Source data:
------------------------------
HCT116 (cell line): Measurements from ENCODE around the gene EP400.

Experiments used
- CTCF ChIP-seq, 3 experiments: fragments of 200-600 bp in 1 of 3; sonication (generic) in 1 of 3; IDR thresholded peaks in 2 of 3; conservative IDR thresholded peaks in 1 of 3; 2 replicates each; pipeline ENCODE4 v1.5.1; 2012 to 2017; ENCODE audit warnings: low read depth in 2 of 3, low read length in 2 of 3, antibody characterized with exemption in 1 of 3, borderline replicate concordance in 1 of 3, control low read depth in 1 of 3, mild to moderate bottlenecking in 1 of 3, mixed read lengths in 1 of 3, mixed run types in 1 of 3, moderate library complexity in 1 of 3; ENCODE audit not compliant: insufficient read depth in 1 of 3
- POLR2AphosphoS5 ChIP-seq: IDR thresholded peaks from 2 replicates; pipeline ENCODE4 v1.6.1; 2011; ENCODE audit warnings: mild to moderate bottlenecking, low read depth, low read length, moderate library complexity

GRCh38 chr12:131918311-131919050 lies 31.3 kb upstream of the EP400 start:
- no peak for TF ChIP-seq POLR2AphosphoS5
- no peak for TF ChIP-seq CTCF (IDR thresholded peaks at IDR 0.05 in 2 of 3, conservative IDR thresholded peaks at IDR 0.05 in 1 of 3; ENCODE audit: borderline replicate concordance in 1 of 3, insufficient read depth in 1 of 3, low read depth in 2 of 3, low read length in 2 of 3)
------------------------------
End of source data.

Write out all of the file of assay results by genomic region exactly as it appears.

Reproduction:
HCT116 (cell line): Measurements from ENCODE around the gene EP400.

Experiments used
- CTCF ChIP-seq, 3 experiments: fragments of 200-600 bp in 1 of 3; sonication (generic) in 1 of 3; IDR thresholded peaks in 2 of 3; conservative IDR thresholded peaks in 1 of 3; 2 replicates each; pipeline ENCODE4 v1.5.1; 2012 to 2017; ENCODE audit warnings: low read depth in 2 of 3, low read length in 2 of 3, antibody characterized with exemption in 1 of 3, borderline replicate concordance in 1 of 3, control low read depth in 1 of 3, mild to moderate bottlenecking in 1 of 3, mixed read lengths in 1 of 3, mixed run types in 1 of 3, moderate library complexity in 1 of 3; ENCODE audit not compliant: insufficient read depth in 1 of 3
- POLR2AphosphoS5 ChIP-seq: IDR thresholded peaks from 2 replicates; pipeline ENCODE4 v1.6.1; 2011; ENCODE audit warnings: mild to moderate bottlenecking, low read depth, low read length, moderate library complexity

GRCh38 chr12:131918311-131919050 lies 31.3 kb upstream of the EP400 start:
- no peak for TF ChIP-seq POLR2AphosphoS5
- no peak for TF ChIP-seq CTCF (IDR thresholded peaks at IDR 0.05 in 2 of 3, conservative IDR thresholded peaks at IDR 0.05 in 1 of 3; ENCODE audit: borderline replicate concordance in 1 of 3, insufficient read depth in 1 of 3, low read depth in 2 of 3, low read length in 2 of 3)